Love Island's Amy Hart reveals mental health struggles during Curtis split 1 month ago

Love Island's Amy Hart reveals mental health struggles during Curtis split

"The welfare girl came in every single lunchtime."

Love Island's Amy Hart has revealed her mental health struggles during her split from Curtis Pritchard.

The pair were "half-boyfriend and half-girlfriend" during this summer's instalment of the reality TV show, later splitting up when Curtis decided that he wasn't happy.

Cabin crew member Amy later left the villa sating that she couldn't bear to be around Curtis while he cracked on with other women.

The professional dancer eventually coupled up with Maura Higgins, coming fourth in the show.

Ahead of this year's World Mental Health Day, Amy has spoke about her own struggles inside of the villa, and those she dealt with before the show.

"The welfare girl came in every single lunchtime apart from one day a week to check how much water we were having, how much we’d eaten and how we were," she told Heat magazine.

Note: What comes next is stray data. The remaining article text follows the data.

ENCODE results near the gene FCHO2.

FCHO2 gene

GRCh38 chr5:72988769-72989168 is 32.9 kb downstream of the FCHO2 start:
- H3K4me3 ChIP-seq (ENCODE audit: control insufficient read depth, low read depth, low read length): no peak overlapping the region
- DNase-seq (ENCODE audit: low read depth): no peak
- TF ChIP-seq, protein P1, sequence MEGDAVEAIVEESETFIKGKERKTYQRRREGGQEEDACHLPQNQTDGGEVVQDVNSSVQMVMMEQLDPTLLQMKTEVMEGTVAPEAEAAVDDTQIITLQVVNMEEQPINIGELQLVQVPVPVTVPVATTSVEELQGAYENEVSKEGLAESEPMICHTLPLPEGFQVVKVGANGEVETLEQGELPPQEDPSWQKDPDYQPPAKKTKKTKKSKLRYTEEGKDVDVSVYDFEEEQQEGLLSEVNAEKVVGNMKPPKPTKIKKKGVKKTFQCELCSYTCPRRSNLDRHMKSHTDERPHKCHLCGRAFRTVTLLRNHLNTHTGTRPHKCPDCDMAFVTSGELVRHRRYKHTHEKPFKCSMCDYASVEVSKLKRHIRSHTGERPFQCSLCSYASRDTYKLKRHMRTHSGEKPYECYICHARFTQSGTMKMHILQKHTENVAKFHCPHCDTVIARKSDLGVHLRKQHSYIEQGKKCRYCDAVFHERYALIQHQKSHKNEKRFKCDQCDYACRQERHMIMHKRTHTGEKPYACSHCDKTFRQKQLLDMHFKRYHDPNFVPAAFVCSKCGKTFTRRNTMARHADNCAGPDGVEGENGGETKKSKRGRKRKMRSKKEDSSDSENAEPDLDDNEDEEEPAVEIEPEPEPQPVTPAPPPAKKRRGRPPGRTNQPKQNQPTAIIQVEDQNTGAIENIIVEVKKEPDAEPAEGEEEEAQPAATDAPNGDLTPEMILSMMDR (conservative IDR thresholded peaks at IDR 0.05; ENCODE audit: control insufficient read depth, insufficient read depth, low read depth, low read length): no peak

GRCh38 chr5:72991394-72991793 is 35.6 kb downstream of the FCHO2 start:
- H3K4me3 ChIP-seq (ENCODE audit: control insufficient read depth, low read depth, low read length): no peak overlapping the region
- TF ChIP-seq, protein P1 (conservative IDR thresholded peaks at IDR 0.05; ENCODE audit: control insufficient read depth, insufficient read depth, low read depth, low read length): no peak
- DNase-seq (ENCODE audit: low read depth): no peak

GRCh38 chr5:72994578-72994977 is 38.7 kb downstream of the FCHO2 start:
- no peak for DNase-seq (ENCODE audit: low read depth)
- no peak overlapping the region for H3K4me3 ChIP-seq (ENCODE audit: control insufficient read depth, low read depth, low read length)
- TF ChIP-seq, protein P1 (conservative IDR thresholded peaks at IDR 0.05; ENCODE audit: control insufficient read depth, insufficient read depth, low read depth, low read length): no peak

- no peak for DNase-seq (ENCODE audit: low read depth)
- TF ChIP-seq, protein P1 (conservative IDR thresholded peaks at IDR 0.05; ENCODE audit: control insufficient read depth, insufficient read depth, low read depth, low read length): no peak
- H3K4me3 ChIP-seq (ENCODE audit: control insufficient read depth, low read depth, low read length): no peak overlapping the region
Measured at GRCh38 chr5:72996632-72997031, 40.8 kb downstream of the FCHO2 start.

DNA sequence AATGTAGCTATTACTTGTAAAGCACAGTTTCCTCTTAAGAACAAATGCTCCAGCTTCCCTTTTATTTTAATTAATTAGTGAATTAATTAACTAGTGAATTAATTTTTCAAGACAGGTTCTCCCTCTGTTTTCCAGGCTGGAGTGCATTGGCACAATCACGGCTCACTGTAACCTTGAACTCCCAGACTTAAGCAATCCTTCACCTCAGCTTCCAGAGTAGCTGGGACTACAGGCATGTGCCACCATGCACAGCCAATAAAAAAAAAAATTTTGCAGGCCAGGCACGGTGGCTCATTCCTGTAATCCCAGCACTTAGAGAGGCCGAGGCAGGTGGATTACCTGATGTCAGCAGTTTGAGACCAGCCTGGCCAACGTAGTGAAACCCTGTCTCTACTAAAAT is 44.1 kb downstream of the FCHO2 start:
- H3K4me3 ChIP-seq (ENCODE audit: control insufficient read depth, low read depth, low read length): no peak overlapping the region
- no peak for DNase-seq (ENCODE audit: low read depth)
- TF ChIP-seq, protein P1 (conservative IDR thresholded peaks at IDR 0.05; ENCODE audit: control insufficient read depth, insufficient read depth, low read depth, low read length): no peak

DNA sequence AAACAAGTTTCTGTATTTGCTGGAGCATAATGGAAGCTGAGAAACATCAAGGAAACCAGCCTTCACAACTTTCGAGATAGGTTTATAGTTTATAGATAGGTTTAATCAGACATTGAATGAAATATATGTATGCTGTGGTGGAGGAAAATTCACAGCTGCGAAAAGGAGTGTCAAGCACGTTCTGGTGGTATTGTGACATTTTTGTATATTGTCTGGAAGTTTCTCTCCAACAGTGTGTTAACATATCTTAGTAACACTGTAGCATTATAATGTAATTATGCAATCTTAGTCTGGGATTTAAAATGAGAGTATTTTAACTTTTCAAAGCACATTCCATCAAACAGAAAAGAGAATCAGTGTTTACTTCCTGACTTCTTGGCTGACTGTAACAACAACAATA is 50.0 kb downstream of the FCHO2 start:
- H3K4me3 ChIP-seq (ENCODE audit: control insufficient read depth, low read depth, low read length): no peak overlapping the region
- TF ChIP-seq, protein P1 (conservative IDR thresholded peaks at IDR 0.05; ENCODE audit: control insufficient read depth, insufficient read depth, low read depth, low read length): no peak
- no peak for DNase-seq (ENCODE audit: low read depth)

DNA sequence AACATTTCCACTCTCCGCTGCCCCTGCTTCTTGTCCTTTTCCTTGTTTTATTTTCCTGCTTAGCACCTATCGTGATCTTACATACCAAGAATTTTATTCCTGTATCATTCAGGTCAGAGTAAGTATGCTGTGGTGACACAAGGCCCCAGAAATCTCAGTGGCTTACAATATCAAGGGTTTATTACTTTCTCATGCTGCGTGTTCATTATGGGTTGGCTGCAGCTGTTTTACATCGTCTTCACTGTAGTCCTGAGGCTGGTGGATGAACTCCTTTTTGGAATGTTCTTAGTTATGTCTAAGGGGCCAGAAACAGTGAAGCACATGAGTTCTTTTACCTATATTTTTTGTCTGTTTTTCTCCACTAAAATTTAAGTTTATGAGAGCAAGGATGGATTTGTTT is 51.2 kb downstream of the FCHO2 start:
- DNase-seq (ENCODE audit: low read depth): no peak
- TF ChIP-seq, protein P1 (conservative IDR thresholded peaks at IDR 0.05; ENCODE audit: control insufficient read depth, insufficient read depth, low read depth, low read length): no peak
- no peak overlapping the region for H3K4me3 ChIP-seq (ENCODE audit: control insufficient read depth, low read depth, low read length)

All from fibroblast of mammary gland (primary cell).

"And when it all went tits up for me and I was lying in bed crying at lunchtime, she would get into bed with me and just stroke my head and talk to me and now I speak to her on the phone twice a week to check how I am.

"When Curtis finished with me I wasn’t hungry and wanted to control my [diet], but ITV stepped in and made me eat as the psyche was watching me all the time."

Amy added that all contestants have been given 18 months mandatory counselling sessions from ITV, and that they can avail of more after that period if they want.

"I’m very unorganised and busy at the moment so I let my psyche sessions go and [my welfare rep] ended up phoning my manager and saying 'We need to get a date in Amy’s diary when she’s free' so they are really on it," she said.

Amy said that her issues with her mental health began she first began working as an air host.

She said that she lost a stone within a few months of working with British Airways, and that she didn't admit that she had anxiety until a few years later.

"My previous anxiety issues manifested within food," she said. "I would order the biggest dinner you’ve ever seen and take one bite and start shaking, crying and saying I can’t eat this anymore."

"I felt like wasn’t in control of the rest of my life - I was convinced I was going to get sacked, so food was my control thing.”

You can find out more about Heat's Where's Your Head At? campaign here.